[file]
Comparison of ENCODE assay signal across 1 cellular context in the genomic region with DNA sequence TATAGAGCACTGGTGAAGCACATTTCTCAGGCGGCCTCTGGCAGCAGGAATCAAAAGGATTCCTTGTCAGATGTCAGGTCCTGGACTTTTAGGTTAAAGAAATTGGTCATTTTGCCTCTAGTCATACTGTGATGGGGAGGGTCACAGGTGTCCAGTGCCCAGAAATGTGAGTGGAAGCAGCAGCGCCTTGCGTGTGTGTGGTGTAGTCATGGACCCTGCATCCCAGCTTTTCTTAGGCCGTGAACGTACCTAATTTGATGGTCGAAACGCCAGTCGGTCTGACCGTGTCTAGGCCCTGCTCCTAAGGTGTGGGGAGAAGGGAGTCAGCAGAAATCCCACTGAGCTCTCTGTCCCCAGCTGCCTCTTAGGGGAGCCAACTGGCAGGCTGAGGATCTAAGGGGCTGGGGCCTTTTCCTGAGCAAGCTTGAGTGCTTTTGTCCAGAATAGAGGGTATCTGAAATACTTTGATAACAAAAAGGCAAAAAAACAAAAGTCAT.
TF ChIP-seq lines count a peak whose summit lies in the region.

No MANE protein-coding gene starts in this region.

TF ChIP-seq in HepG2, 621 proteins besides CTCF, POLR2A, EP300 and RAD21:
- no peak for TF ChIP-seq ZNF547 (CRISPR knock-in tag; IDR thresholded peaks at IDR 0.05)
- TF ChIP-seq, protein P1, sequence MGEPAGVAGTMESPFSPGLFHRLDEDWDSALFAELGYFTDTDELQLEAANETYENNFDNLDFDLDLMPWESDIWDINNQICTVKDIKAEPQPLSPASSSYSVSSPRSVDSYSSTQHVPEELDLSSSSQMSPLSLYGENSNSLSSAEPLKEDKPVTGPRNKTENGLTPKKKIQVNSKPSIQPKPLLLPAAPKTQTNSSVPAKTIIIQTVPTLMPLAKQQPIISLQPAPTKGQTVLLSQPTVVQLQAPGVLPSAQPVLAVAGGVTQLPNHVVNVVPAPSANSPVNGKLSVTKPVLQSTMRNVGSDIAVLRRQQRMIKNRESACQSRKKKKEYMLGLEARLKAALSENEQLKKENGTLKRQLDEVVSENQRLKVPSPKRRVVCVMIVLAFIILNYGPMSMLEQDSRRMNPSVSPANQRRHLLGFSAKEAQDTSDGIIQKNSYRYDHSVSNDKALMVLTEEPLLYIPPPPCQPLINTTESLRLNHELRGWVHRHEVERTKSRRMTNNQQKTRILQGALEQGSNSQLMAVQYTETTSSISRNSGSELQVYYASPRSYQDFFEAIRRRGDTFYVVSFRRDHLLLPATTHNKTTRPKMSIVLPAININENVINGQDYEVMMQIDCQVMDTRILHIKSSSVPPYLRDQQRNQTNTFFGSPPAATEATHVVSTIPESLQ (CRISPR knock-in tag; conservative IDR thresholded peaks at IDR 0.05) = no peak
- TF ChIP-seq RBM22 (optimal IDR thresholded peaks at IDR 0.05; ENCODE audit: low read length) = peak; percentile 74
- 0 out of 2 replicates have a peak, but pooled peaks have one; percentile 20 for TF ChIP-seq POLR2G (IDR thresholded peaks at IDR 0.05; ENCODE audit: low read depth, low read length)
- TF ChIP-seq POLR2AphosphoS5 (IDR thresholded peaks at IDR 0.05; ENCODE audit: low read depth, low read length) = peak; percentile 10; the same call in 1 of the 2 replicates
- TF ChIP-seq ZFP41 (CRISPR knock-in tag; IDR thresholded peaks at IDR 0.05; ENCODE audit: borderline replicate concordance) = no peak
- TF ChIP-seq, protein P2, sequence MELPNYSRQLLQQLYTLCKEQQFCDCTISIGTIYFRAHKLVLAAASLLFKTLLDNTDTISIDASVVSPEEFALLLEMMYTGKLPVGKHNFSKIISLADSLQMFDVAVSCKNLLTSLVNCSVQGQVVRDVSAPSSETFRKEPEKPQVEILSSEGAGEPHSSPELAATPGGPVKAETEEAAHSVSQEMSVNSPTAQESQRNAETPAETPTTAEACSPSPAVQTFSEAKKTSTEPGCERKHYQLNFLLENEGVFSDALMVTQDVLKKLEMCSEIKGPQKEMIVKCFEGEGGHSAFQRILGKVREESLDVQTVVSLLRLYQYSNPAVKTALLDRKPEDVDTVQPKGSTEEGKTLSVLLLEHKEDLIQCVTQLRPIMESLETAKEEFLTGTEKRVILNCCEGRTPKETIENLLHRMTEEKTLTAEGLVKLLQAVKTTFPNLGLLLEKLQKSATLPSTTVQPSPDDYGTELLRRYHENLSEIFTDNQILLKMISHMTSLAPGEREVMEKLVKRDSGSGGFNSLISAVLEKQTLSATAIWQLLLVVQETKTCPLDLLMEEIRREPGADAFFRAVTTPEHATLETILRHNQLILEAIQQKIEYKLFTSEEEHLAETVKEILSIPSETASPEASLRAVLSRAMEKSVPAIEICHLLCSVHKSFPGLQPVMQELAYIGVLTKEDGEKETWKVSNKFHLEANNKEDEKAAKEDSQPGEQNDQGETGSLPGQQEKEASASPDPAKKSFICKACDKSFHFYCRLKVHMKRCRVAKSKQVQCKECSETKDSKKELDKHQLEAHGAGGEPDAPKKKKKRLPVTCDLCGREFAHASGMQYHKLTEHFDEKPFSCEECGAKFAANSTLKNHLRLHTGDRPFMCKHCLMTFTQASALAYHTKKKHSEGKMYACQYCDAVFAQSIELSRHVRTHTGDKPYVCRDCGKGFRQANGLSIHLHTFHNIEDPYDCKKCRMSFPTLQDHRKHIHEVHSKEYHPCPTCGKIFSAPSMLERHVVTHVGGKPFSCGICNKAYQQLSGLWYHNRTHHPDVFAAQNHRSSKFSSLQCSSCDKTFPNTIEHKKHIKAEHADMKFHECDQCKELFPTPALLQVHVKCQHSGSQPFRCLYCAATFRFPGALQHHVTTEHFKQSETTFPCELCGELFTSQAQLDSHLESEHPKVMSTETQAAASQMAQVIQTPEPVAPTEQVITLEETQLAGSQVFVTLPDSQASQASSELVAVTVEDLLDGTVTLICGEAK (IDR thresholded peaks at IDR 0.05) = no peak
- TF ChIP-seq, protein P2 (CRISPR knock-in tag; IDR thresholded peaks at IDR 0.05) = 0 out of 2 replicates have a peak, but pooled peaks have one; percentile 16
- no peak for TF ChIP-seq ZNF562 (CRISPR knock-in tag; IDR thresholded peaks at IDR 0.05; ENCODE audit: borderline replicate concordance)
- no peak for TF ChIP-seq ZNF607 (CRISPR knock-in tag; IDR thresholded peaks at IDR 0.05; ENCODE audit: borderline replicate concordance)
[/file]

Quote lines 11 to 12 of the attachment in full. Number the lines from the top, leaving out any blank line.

- TF ChIP-seq, protein P2, sequence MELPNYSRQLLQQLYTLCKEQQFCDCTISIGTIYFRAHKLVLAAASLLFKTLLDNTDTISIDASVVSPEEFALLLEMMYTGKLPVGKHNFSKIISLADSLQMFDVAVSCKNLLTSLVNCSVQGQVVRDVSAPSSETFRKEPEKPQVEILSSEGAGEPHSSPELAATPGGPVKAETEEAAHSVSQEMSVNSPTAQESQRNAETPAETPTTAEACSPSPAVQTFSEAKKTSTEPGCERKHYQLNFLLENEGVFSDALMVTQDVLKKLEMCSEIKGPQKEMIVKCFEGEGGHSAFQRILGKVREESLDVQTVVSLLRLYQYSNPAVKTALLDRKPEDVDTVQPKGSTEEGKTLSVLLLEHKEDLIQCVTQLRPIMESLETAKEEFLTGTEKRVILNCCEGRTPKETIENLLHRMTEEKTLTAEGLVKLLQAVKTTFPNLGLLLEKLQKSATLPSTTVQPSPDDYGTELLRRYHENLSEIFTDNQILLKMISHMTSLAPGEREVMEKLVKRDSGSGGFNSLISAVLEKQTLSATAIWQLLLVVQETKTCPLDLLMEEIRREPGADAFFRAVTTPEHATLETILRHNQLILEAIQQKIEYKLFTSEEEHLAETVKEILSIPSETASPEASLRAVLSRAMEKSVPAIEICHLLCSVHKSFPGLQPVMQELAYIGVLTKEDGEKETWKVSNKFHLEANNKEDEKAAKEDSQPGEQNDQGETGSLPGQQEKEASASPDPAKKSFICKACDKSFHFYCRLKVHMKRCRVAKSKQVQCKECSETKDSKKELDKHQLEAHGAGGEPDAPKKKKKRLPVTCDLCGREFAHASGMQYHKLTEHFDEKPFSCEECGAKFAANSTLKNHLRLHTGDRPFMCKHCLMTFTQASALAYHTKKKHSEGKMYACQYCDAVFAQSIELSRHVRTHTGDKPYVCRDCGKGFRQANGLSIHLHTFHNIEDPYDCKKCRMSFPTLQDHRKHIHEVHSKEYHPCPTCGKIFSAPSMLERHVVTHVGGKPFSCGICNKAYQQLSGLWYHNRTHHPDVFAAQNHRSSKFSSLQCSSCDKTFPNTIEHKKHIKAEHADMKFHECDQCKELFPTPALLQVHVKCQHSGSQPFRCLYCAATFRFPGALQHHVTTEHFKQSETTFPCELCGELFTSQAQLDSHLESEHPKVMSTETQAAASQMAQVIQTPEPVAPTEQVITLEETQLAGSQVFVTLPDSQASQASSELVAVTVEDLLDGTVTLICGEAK (IDR thresholded peaks at IDR 0.05) = no peak
- TF ChIP-seq, protein P2 (CRISPR knock-in tag; IDR thresholded peaks at IDR 0.05) = 0 out of 2 replicates have a peak, but pooled peaks have one; percentile 16